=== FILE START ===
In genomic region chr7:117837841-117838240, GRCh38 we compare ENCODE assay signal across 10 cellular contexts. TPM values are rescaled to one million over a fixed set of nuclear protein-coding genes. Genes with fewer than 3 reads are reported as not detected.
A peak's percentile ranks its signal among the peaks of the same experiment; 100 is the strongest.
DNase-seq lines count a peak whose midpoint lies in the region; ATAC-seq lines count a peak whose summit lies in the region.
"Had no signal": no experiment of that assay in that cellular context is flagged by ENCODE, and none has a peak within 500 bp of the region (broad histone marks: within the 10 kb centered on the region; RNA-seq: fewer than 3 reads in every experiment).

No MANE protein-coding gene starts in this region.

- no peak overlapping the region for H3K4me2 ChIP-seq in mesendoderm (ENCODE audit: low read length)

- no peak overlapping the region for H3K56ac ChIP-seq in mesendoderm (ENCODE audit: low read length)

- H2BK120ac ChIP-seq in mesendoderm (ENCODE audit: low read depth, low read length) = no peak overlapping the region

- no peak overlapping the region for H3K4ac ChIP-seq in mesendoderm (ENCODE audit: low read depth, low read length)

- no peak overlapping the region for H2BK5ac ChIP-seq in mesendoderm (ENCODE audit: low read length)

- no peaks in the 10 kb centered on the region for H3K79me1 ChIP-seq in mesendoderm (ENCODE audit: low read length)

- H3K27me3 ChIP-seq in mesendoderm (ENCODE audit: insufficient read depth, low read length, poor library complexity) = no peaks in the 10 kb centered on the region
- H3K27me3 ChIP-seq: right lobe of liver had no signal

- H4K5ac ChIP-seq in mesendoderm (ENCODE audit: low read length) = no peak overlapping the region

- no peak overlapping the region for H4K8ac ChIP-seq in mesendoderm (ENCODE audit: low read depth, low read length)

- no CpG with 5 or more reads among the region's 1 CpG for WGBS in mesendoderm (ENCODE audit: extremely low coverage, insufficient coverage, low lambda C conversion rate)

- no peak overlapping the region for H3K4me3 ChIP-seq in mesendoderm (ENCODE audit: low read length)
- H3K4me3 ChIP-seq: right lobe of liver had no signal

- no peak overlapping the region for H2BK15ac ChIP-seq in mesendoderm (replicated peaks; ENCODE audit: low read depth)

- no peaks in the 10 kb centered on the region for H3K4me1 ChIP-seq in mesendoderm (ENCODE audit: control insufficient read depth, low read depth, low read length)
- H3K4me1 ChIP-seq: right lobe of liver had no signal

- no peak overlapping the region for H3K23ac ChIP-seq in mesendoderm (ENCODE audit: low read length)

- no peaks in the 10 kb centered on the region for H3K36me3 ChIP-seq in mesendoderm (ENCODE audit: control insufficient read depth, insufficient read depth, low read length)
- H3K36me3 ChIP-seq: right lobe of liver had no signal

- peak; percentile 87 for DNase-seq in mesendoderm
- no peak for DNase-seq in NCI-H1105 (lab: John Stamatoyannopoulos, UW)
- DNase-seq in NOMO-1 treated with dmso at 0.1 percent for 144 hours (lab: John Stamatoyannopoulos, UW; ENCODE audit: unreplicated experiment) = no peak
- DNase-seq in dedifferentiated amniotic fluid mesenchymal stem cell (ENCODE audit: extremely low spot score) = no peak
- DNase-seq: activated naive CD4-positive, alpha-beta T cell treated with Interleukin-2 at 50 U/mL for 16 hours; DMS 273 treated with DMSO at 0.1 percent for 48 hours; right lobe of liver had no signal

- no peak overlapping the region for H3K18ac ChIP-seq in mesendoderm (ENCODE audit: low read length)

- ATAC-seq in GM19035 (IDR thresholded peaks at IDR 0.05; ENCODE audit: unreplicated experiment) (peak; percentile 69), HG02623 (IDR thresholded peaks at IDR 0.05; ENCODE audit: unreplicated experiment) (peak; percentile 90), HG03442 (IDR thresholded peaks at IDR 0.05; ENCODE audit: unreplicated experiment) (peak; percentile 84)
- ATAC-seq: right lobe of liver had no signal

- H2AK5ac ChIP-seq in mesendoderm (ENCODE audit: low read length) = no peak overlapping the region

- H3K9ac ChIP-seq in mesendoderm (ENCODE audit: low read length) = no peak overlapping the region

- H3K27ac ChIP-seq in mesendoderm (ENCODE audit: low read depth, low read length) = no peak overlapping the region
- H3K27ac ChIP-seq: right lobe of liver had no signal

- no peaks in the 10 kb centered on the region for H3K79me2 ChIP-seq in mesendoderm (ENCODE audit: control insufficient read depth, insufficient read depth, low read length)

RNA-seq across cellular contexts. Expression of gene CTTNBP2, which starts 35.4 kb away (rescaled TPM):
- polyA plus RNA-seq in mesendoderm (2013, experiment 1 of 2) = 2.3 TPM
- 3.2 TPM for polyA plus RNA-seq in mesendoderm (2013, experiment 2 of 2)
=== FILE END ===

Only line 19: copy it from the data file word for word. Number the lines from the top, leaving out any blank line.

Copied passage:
- no peak overlapping the region for H2BK15ac ChIP-seq in mesendoderm (replicated peaks; ENCODE audit: low read depth)